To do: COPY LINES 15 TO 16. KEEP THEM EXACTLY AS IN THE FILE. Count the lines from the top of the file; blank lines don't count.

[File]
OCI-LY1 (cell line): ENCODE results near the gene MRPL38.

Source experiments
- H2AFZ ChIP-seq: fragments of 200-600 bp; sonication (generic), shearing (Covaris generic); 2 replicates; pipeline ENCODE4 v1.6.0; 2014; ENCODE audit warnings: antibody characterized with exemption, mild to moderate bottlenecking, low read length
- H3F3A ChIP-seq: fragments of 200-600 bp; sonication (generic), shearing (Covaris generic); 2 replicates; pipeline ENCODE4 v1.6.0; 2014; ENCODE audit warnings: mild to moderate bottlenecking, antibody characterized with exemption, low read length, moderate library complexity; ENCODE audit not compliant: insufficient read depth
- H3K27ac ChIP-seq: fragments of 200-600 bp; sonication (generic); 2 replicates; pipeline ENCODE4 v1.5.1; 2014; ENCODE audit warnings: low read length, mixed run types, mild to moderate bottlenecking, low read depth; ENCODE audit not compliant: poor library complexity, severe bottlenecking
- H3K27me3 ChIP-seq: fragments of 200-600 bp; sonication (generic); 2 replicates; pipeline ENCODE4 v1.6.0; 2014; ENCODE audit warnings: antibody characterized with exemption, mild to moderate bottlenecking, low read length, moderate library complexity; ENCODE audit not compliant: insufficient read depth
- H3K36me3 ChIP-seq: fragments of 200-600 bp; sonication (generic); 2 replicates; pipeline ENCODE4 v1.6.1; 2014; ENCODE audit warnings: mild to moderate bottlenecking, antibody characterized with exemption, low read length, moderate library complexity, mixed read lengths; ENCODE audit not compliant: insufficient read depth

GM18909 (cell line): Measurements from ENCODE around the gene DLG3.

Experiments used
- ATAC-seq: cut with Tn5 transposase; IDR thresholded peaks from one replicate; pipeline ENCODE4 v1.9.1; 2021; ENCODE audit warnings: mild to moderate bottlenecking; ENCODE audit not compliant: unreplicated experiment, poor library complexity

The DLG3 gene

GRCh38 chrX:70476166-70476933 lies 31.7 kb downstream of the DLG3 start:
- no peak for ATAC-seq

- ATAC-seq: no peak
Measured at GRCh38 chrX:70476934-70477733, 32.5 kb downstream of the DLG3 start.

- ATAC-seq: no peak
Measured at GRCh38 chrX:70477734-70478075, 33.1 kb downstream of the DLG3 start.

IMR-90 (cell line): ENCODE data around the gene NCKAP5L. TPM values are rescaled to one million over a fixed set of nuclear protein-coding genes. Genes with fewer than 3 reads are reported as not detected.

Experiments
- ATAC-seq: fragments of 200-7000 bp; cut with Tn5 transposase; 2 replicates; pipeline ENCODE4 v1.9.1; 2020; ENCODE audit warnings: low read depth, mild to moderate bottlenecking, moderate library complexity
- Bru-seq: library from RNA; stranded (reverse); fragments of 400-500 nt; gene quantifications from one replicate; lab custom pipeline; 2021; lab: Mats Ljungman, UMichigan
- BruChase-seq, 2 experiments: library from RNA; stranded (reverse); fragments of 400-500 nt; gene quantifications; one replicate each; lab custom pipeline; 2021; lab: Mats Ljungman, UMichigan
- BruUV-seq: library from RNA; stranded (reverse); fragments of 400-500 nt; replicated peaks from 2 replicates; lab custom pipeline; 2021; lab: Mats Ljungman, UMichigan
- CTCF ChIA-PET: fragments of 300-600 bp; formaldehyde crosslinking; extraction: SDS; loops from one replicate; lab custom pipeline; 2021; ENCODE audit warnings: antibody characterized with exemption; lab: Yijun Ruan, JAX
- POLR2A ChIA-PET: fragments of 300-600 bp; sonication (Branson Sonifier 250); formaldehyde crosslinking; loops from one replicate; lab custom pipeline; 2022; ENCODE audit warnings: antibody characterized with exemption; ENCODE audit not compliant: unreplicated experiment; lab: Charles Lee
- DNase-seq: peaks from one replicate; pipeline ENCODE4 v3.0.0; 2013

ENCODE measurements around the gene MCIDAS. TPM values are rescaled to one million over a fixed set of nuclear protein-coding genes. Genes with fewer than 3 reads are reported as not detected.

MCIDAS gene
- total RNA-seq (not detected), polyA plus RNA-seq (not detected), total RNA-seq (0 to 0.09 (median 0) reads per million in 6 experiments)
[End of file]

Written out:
Measured at GRCh38 chrX:70476934-70477733, 32.5 kb downstream of the DLG3 start.

- ATAC-seq: no peak